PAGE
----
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Brain Tumors

When you have a brain tumor, your Neurologist is often the first to diagnose the problem with diagnostic tests such as an MRI. Your Neurologist will then work with your medical team to determine the best form of treatment. Treatment may include surgery, radiation, and chemotherapy.


Hydrocephalus is a buildup of fluid inside the skull that leads to brain swelling. The goal of treatment is to reduce or prevent brain damage by improving the flow of CSF. Surgery may be done to remove a blockage, if possible. If not, a flexible tube called a shunt may be placed in the brain to reroute the flow of CSF. The shunt sends CSF to another part of the body, such as the belly area, where it can be absorbed.

Other treatments may include:

  • A procedure called endoscopic third ventriculostomy (ETV), which relieves pressure without replacing the shunt.
  • Removing or burning away (cauterizing) the parts of the brain that produce CSF.

Intracranial Hematomas

An intracranial hematoma is a collection of blood in the skull. It is often caused by trauma or a rupture of a blood vessel inside the brain.

Hematoma treatment often involves surgery:

  • Surgical drainage: If the blood is localized and isn’t clotting a lot, your doctor might create a burr hole through your skull and use suction to remove the liquid.
  • Craniotomy: Large hematomas may require your surgeon to open the skull to remove the blood.

Huntington’s disease

Huntington’s disease is an inherited disease causing the degeneration of nerve cells in the brain. Huntington’s has a big impact on patient’s abilities and often results in cognitive, psychiatric and movement disorders.

Treatments can’t prevent the physical, mental and behavioral decline that results from this condition, but your MMG Neurologist can prescribe medications to help manage the symptoms of Huntington’s disease.

Parkinson’s Disease

Parkinson’s disease is a progressive nervous system disorder affecting movement. Symptoms start gradually. Oftentimes, it begins as a barely noticeable tremor in one hand. Although tremors is the symptom many associate with the disease, stiffness or slowing of movement is also common.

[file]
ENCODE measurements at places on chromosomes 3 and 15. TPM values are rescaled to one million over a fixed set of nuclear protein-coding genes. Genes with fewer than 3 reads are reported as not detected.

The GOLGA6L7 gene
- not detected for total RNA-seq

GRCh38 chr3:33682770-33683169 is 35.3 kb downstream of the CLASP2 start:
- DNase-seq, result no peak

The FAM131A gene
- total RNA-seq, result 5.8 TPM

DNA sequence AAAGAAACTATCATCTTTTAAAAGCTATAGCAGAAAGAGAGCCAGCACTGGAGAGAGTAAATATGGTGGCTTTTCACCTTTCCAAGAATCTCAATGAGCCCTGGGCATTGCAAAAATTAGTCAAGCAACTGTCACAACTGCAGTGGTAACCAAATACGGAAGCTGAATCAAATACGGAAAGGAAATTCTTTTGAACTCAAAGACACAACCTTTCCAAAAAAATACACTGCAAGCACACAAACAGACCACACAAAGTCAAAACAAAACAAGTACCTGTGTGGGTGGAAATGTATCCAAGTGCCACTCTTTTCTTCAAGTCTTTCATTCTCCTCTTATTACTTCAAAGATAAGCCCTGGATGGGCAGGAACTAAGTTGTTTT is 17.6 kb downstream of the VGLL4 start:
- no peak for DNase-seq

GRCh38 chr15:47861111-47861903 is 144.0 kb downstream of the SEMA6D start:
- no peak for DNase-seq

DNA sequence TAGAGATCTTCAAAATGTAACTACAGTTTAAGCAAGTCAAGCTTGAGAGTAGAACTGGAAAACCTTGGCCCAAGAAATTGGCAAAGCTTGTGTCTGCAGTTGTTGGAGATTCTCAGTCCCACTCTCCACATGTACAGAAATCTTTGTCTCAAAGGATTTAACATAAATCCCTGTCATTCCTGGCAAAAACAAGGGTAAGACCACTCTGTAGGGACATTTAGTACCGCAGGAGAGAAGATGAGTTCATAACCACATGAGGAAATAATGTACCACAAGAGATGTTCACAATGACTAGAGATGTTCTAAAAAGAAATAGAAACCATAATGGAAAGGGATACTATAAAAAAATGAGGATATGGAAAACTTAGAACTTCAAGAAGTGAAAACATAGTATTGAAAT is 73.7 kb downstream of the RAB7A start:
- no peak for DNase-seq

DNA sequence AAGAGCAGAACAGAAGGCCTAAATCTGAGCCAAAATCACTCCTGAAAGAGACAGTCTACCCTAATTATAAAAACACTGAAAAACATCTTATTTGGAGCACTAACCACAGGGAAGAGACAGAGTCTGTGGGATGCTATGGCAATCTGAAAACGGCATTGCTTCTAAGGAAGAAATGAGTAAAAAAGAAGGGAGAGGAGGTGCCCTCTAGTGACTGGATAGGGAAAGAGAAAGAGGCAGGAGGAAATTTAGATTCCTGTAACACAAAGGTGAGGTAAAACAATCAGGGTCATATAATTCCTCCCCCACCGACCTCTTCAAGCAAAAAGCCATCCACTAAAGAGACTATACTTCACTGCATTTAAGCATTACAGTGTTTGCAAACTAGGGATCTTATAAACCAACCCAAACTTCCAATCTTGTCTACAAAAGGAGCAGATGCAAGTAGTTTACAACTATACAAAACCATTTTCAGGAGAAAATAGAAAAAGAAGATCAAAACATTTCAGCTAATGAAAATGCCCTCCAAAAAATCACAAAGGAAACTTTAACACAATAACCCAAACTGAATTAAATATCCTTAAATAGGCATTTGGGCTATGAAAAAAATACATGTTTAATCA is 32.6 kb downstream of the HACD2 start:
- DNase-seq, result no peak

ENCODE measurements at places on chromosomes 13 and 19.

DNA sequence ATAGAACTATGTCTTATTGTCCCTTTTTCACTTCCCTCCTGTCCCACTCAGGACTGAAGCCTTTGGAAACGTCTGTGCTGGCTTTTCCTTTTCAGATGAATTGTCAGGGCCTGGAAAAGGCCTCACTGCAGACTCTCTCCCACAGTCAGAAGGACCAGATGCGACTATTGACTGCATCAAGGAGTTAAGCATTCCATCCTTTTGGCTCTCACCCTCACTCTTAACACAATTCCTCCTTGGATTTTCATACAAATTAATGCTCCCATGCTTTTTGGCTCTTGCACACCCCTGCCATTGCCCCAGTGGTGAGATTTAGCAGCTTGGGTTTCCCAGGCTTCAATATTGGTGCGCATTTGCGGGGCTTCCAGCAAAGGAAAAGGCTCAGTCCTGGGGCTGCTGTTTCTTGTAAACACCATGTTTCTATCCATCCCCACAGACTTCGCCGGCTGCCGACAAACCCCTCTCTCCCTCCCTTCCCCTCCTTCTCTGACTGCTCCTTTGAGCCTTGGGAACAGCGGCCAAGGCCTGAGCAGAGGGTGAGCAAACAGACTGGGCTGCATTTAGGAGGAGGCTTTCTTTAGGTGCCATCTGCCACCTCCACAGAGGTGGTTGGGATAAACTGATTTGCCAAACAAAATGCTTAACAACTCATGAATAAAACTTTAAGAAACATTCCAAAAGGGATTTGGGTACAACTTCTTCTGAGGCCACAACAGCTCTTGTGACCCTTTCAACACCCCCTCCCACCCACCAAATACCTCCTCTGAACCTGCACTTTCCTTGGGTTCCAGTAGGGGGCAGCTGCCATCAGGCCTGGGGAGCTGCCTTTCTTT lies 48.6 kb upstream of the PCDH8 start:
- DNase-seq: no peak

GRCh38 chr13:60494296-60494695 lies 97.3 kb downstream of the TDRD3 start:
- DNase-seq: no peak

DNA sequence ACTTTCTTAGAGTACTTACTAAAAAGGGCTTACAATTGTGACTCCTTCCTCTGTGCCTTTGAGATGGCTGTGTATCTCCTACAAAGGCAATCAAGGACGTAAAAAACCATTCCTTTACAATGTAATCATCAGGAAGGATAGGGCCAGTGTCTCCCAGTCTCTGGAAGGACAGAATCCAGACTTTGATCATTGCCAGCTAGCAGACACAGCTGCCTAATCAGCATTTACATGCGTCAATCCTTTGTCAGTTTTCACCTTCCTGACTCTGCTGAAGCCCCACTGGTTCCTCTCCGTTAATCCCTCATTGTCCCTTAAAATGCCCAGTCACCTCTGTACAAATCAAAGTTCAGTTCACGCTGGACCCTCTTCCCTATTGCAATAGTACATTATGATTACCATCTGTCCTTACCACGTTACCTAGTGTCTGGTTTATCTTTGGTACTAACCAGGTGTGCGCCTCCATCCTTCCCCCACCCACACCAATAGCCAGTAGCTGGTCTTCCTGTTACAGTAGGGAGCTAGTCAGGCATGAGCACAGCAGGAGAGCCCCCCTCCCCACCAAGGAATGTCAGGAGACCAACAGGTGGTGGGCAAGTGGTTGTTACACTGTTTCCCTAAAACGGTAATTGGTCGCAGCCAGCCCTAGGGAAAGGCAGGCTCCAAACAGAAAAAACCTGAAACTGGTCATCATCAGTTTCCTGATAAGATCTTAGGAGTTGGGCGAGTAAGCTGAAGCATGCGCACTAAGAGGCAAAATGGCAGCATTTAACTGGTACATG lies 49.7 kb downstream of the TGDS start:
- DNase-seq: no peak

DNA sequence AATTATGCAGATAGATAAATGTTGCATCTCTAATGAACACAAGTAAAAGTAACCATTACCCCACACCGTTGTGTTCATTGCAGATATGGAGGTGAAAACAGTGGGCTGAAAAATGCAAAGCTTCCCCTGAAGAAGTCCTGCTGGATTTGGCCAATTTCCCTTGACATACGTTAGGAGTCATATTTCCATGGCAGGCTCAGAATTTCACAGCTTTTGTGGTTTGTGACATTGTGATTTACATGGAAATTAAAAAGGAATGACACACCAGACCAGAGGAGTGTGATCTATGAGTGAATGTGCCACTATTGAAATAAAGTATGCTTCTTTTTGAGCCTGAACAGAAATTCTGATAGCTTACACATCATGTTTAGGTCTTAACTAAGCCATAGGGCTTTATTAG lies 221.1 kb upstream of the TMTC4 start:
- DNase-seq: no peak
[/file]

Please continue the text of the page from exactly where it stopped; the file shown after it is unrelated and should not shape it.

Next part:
Although your Neurologist cannot cure your Parkinson’s, medications sometimes greatly improve symptoms. Sometimes your MMG Neurosurgeon may recommend surgery to improve your symptoms and regulate certain regions of your brain.


A seizure is a sudden, uncontrolled electrical disturbance in the brain. It may cause changes in behavior, movements or feelings, and in levels of consciousness.

Most seizure disorders can be controlled with medication. Your MMG Neurologist will work with you to balance seizure control and medication side effects. He or she will order tests to rule out other conditions that cause seizures or similar symptoms.


When blood flow to a part of the brain stops, a stroke occurs. If blood flow is cut off for longer than a few seconds, the brain cannot get nutrients and oxygen. Brain cells can die, causing lasting damage. Stroke care varies from patient to patient depending on the areas of the body affected. Your Neurologist can work with you to help prevent future strokes through medication and various tests to determine the cause of your stroke.


There are many types of dementia. It is a disease that affects memory, social abilities and thinking severely enough to interfere with daily activities. Alzheimer’s disease is the most common cause of a progressive dementia in elderly patients, but there are a number of causes of dementia. Your MMG Neurologist is trained to diagnose and assess dementia to ensure you receive the best care possible.


Pain or discomfort in the face or head is often the result of a headache. Headaches vary greatly from patient to patient. Pain intensity, location, and how frequently they occur is different for each individual.

After assessing your medical history, your MMG Neurologist will work to discover triggers to your headaches. He or she may recommend certain lifestyle changes to avoid headaches as well as medications.

Sometimes headaches require immediate medical attention. A patient may undergo observation in the hospital, diagnostic tests, or even surgery. Treatment varies based on the underlying condition causing the headache.


Neuropathy (also called peripheral neuropathy) is a condition that affects the normal activity of the nerves of the peripheral nervous system. The peripheral nervous system is made of the nerves that connect the central nervous system (brain and spinal cord) to the rest of the body. Neuropathy occurs as a result of nerve cells receiving damage or being destroyed. The way the neurons communicate with each other and with the brain is affected resulting in a variety of symptoms including tingling, numbness, weakened muscles and others.

Your MMG Neurologist begins by identifying and treating any underlying medical problem causing your neuropathy such as diabetes or infections. Your treatment plan may include therapy, medication, mechanical aids such as braces or specially designed shoes, and healthy habits such as proper nutrition and maintaining a healthy weight.